On the other side, for its selectivity, simplicity and familiarity, spectrophotometric detection is frequently used with SIA [710]. In SIA with UV detection, multivariate curve resolution with alternating least squares (MCR-ALS), as a chemometric tool, was successfully utilized to treat second-order data in order to optimize resolution using UV detection [1115]. However, the most applied spectrophotometric detection that used with SIA methods is in the vis range, which is more selective. In those methods, chromogenic reactions, which most probably are redox, complexation, ion pairing and charge transfer, are usually applied. Most of those reactions involved two reagents or more [1626]. In those methods, the chemometrically optimized conditions limited within flow rate and concentrations of reagents while other such effective conditions as volumes of reagents and sample were neglected.

Therefore, it has been proposed, for the first time, to screen conditions controlling vis-spectrophotometric SIA methodologies. An issue that would reduce effort and time when developing new methods in the future. As an example, a new vis-spectrophotometric SIA method for the assay of diclofenac was adopted.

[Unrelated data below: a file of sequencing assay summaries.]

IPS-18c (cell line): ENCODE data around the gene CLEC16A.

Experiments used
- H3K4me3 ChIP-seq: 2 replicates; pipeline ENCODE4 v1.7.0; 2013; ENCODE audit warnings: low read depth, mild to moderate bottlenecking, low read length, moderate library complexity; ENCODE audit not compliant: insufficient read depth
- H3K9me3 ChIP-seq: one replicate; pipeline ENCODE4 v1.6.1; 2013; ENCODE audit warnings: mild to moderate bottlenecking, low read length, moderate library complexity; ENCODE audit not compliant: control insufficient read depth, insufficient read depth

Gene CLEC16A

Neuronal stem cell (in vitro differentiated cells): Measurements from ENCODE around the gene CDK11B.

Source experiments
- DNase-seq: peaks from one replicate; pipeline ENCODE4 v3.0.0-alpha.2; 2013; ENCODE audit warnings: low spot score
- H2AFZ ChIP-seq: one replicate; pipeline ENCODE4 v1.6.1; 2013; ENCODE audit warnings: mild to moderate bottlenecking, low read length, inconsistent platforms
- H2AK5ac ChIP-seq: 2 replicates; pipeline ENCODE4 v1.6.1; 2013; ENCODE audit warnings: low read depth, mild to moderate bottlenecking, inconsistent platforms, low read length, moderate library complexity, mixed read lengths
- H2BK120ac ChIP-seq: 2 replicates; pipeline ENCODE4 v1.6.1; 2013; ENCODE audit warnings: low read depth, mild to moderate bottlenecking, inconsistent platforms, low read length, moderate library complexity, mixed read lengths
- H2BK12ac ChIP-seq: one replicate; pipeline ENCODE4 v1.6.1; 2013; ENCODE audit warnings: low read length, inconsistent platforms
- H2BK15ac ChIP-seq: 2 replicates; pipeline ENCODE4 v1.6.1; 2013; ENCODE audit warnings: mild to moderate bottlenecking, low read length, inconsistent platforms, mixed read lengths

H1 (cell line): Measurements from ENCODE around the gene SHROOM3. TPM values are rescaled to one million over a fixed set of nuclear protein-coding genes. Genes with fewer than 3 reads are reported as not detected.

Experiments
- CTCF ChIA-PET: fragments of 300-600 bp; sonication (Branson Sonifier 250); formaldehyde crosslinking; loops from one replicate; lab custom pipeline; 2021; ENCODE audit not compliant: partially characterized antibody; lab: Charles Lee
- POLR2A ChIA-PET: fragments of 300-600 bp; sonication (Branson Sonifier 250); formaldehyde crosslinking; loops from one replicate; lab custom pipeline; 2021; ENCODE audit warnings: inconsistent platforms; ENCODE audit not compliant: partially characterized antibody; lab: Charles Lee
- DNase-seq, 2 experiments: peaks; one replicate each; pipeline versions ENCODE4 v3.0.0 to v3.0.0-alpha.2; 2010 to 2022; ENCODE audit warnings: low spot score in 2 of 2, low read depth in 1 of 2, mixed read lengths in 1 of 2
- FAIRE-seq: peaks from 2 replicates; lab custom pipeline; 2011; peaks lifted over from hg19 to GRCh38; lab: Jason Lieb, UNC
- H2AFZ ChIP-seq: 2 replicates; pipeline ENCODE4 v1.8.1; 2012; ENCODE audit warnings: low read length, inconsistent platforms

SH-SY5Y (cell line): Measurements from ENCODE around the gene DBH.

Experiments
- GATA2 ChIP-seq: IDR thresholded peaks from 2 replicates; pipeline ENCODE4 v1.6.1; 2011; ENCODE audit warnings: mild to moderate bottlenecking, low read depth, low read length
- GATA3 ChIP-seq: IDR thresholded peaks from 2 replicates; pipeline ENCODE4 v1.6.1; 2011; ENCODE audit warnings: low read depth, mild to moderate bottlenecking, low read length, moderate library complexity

Diclofenac is chemically named 2-[(2,6-dichlorophenyl)aminophenyl]-acetic acid (Figure 1). It is a potent analgesic and anti-inflammatory agent. Due to its use for many treatments, diclofenac is prepared in a wide range of formulations including tablets, capsules, drops, injections, suppositories, gels and ointments. The extensive worldwide use of diclofenac has aroused researchers to develop many assay methods using various analytical techniques. In this issue, it has been found that, within the last five years, more than fifteen methods were reported. Gravimetry [27], spectrophotometry [28, 29], fluorometry [30], Raman Spectroscopy [31, 32], diffuse reflectance photometry [33], potentiometry [34, 35], multisyringe flow injection analysis with amperometry [36], liquid chromatography [37, 38], high performance liquid chromatography [3941], thin layer chromatography [42], high performance thin chromatography [43] and gas chromatography-mass spectrometry [44] were utilized.
Figure 1

Chemical structure of sodium diclofenac.

Results and Discussion

Preliminary study